Written by Mikki Daughtry and Tobias Iaconis (Five Feet Apart), and set in 1970s Los Angeles, La Llorona revolves around the family of a social worker and widow named Anna Garcia (Linda Cardellini of Green Book). She is called to look into one of her cases and later suspects foul play after finding that the mother (Patricia Velasquez of The Mummy franchise) has been locking her two young boys inside a closet. The mother warns against freeing them, but Anna takes the children to a safe place while the police investigate the situation. However, all Anna’s worst fears surface as the mother’s two children are drowned in a river by the evil La Llorona (Marisol Ramirez) and is set to haunt Anna’s two children (Roman Christou and Jaynee-Lynne Kinchen) next.
The film lays down a solid foundation to build upon. The opening scene will undoubtedly get your blood pumping and proves to be one of the most haunting sequences of the film (next to a scene featuring an umbrella next to a swimming pool). And from there Chaves does some exceptional camera work by following the Garcia family around their house as the children get ready for school. It’s shot in one three-minute long sequence similar to what Wan did in 2013’s The Conjuring. We get an idea of what the geography of the house is (which will come in handy later) and a feel for how the family lives their lives. The use of Curtis Mayfield’s 1972 track “Super Fly” also helps to get audiences into the film’s groove.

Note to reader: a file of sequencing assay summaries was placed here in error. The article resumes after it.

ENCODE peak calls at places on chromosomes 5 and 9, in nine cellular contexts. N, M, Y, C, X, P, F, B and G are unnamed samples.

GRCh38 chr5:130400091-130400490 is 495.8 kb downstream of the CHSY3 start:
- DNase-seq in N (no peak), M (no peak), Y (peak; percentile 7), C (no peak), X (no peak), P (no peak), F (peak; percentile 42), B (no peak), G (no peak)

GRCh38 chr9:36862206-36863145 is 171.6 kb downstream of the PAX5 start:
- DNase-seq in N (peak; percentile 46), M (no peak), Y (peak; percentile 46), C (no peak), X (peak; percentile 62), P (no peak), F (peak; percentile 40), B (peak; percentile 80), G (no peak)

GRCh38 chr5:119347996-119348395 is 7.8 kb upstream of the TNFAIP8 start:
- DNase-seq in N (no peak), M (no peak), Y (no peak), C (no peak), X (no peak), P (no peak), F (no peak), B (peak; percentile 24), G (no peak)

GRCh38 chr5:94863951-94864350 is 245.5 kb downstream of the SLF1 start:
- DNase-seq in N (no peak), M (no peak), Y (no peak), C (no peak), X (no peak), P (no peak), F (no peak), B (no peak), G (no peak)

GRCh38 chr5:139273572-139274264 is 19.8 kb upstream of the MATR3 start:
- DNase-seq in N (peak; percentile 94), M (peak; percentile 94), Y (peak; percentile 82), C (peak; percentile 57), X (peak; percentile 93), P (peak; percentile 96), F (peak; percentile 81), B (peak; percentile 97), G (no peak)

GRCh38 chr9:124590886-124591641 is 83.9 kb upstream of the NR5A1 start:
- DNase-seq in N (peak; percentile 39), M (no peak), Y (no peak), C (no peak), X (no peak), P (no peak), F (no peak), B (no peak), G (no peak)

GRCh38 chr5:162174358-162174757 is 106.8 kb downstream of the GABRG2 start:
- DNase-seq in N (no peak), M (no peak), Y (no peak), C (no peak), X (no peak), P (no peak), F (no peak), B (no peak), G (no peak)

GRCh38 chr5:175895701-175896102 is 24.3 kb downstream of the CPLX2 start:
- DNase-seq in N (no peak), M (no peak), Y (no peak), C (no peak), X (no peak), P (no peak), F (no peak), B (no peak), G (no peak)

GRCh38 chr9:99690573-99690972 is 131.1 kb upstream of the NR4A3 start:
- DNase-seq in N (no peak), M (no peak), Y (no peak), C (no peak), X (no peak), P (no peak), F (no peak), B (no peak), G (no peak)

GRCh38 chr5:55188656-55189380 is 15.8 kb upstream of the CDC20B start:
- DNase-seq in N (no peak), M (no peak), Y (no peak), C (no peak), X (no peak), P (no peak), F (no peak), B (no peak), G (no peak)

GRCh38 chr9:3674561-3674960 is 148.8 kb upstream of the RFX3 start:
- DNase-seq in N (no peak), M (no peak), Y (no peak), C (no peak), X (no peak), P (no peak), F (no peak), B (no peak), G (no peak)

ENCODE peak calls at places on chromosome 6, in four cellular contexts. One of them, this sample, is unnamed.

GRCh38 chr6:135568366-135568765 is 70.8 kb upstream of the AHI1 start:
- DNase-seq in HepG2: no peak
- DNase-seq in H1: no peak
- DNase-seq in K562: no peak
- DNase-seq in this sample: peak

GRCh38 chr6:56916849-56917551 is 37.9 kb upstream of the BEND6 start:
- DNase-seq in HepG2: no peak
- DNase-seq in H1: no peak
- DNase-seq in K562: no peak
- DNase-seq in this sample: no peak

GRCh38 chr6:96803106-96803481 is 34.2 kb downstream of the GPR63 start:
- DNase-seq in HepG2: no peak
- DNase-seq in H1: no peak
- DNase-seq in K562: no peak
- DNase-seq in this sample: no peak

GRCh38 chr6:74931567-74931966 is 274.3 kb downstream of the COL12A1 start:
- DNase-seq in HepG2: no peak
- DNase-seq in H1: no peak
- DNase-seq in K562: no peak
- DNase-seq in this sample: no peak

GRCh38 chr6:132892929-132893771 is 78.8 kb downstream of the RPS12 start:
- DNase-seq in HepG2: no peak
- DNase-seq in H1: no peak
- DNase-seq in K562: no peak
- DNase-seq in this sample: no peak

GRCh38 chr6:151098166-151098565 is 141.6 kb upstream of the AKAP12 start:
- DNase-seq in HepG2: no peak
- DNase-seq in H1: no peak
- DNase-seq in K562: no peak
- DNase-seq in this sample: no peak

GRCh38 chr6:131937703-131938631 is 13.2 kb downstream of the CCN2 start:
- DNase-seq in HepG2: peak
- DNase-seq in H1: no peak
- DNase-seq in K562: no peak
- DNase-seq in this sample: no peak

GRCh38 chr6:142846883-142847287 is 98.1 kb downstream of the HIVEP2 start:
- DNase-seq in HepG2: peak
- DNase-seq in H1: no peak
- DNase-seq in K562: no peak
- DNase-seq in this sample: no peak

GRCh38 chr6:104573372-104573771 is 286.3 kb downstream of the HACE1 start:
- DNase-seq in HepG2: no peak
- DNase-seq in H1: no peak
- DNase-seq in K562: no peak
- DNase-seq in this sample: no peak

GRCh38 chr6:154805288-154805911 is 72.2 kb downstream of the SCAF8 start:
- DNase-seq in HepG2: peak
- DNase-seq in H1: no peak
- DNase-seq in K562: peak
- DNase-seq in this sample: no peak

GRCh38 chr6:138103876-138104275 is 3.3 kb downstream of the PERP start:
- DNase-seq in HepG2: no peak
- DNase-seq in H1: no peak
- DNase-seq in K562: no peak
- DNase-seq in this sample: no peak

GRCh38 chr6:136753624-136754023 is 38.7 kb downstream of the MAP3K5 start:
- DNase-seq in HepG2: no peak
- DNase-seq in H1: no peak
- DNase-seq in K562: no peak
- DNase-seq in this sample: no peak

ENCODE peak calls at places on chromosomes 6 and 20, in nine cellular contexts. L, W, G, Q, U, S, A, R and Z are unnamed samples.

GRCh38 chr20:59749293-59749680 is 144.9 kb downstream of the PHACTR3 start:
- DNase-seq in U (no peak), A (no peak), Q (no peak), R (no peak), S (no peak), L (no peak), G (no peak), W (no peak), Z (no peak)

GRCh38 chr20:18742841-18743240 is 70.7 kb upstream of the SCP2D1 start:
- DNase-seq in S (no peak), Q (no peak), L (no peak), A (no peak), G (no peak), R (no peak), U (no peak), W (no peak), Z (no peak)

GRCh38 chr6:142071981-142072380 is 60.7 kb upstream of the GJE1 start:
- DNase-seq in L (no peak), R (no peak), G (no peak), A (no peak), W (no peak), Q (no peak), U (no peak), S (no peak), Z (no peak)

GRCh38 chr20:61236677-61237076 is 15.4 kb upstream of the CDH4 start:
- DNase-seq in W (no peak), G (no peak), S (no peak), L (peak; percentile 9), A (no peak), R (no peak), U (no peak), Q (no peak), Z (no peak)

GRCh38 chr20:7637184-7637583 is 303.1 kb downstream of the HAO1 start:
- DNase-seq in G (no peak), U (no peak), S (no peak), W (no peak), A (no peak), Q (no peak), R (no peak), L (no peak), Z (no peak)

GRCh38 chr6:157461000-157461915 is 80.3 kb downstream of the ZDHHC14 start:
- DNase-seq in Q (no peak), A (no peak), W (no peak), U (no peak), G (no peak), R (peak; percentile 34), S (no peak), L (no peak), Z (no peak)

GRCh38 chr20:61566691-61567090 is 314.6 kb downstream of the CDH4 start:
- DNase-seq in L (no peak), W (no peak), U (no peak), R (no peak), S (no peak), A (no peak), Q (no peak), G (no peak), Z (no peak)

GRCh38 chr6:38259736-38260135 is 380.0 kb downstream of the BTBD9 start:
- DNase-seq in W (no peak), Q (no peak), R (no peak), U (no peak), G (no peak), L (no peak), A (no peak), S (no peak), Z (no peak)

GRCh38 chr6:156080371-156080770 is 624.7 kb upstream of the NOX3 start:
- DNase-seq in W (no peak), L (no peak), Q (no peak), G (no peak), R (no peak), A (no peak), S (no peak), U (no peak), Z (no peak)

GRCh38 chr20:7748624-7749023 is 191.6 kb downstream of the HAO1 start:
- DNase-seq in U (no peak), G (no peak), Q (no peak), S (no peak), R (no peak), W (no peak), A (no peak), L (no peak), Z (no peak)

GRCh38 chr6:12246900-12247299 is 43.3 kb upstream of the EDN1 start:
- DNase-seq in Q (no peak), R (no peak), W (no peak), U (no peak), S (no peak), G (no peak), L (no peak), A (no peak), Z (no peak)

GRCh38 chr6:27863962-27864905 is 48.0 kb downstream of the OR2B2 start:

Once we meet La Llorona herself – who will no doubt give you a mad case of the heebie-jeebies, especially after one of Anna’s kid’s, Chris (Christou), meets the evil entity – the film picks up some momentum. Chaves effectively builds up an intense feeling of dread. But it’s after the weeping ghost arrives at the Garcia house, it releases all the air out of the balloon. We see her too often and all the corners the Garcia family is backed into are too familiar. Most of what we see happen in the Garcia household are moments we’ve seen before in the Conjuring franchise, but not done as well.
A big issue is how all the characters don’t seem to want to be honest with each other. Whenever La Llorona grabs hold of you, she leaves a burn mark. Anna asks her children where they got their marks, but they don’t seem to be bothered by the fact they were attacked by the evil ghost and don’t dish the details. Maybe it was out of fear of what the spirit would do them if they confessed, but Chaves doesn’t make it clear enough. Even when Anna gets the same mark and is scared near to death, she doesn’t tell her children. So, the whole family is dishonest with each other, and it’s frustrating.
When the hauntings worsen, they finally open up and bring in one of the franchise’s best characters, former priest Rafael Olvera (a scene-stealing Raymond Cruz). Olvera is like imagining Clint Eastwood’s character from Gran Torino in a horror film. He often jokes to the children how he is never scared and is a no BS kind of guy. Rafael shows no fear in telling La Llorona to get off the Garcia family lawn. He’s the smartest character in the film, while everyone else does dumb stuff like reaching for a stuffed animal in an area they definitely shouldn’t.
The Curse of La Llorona is not a complete waste, but one expects more from Wan and the filmmakers he hires to develop the universe’s arc. It’s merely more of the same. It’s better than The Nun, I will admit. So, that’s something.
THE CURSE OF LA LLORONA had its world premiere at the South by Southwest Film Festival in Austin, TX, on March 15, 2019. Warner Bros. Pictures will release the film nationwide on April 19, 2019.